And this passage illustrates that. Long before any of these men apostatized, and while David was still calling them brethren, God knew that they were right-then-and-there wicked and worthless men; sons of Belial. They were sons of the devil. Their character had never changed. So this is not just the visible church of today versus the eschatological church of the future (like Auburn Avenue people like to say); this is the visible church of today versus the invisible church of today. They were like the sow in 2 Peter 2:22. It can be washed and made to look pretty among the sheep, but it is still a sow and will eventually manifest its character by wallowing in the mire. 1 John 2:19 words it this way: "They went out from us, but they were not of us; for if they had been of us, they would have continued with us; but they went out that they might be made manifest, that none of them were of us." That is a critical verse in this Auburn Avenue debate.

But beyond relating this to the Auburn controversy, I think this illustrates God's patience with the tares. Turn with me to Matthew 13. And with this application the Auburn Avenue people would agree. They will say, "Amen!" Matthew 13, beginning to read at verse 24:

Matthew 13:24 "Another parable He put forth to them, saying: "The kingdom of heaven is like a man who sowed good seed in his field;"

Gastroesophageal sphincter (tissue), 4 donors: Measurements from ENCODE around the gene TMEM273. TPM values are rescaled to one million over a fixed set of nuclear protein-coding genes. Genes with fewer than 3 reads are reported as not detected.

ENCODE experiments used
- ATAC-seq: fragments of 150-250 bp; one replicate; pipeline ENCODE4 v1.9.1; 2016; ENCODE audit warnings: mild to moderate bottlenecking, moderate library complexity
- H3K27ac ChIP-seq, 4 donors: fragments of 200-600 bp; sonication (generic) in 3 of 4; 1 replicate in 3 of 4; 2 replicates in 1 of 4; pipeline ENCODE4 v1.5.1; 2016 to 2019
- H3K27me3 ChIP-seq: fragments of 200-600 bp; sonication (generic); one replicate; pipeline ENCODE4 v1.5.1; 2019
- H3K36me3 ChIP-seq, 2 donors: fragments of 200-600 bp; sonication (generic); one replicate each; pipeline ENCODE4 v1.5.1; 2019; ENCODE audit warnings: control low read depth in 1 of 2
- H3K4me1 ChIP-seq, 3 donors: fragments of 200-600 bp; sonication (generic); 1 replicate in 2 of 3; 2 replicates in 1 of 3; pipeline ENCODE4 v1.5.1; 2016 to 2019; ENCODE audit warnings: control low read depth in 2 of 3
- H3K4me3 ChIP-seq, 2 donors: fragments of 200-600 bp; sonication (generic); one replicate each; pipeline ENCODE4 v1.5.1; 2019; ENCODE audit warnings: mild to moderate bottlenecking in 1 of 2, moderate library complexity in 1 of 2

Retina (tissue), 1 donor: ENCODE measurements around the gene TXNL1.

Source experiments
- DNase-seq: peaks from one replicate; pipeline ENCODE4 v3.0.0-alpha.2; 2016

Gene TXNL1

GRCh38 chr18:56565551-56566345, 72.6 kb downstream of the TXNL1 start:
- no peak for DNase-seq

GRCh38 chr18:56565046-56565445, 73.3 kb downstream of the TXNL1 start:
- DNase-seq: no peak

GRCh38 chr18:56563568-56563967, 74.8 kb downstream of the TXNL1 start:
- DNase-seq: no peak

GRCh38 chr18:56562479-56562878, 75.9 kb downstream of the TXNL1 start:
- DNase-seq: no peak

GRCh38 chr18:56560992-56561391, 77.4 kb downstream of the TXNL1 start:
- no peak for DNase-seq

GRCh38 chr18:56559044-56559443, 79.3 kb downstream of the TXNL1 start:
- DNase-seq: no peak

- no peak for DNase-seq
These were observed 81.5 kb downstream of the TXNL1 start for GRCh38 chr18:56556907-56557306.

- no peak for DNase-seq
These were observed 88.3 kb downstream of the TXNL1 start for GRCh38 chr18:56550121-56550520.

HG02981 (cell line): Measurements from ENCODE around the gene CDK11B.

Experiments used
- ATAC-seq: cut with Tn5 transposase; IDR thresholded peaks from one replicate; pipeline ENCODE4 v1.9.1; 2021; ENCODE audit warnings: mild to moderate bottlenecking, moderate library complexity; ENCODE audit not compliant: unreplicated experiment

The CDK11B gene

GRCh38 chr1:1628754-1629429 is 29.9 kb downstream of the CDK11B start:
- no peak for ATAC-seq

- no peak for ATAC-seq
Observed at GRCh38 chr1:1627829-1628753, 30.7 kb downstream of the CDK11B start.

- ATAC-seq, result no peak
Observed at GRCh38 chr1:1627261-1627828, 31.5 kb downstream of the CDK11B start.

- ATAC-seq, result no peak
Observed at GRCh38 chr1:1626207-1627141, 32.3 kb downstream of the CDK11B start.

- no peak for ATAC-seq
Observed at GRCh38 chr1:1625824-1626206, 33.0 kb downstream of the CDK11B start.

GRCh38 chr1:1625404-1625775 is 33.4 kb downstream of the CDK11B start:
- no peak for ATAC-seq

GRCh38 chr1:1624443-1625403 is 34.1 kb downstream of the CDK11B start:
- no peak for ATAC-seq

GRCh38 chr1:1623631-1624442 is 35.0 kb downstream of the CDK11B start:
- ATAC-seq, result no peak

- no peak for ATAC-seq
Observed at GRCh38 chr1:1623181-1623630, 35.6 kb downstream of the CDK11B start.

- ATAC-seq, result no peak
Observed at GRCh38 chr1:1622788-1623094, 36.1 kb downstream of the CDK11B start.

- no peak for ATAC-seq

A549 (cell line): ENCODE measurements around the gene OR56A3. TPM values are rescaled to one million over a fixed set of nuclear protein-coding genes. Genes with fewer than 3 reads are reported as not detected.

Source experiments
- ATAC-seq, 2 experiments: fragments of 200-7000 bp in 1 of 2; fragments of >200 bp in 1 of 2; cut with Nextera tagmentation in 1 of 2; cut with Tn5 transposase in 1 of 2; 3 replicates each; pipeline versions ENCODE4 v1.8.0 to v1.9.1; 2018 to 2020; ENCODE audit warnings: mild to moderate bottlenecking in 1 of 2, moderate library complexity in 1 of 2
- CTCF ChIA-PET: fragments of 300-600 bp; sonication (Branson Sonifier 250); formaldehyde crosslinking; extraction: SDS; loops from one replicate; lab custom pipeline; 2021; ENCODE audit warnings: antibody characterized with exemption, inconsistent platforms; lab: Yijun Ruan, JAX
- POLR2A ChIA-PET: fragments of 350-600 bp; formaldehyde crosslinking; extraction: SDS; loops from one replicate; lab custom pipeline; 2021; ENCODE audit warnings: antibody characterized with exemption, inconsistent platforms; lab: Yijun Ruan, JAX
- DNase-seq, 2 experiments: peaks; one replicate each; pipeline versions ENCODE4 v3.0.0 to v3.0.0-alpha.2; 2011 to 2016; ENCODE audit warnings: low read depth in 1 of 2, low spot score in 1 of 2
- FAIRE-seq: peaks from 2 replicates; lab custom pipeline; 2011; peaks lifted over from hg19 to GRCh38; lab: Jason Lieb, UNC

Matthew 13:25 "but while men slept, his enemy came and sowed tares among the wheat and went his way."

Matthew 13:26 "But when the grain had sprouted and produced a crop, then the tares also appeared."

Matthew 13:27 "So the servants of the owner came and said to him, "Sir, did you not sow good seed in your field? How then does it have tares?'"

Matthew 13:28 "He said to them, "An enemy has done this.' The servants said to him, ‘Do you want us then to go and gather them up?'"

Matthew 13:29 "But he said, "No, lest" [and here is the key phrase] "while you gather up the tares you also uproot the wheat with them."

Matthew 13:30 "Let both grow together until the harvest, and at the time of harvest I will say to the reapers, "First gather together the tares and bind them in bundles to burn them, but gather the wheat into my barn.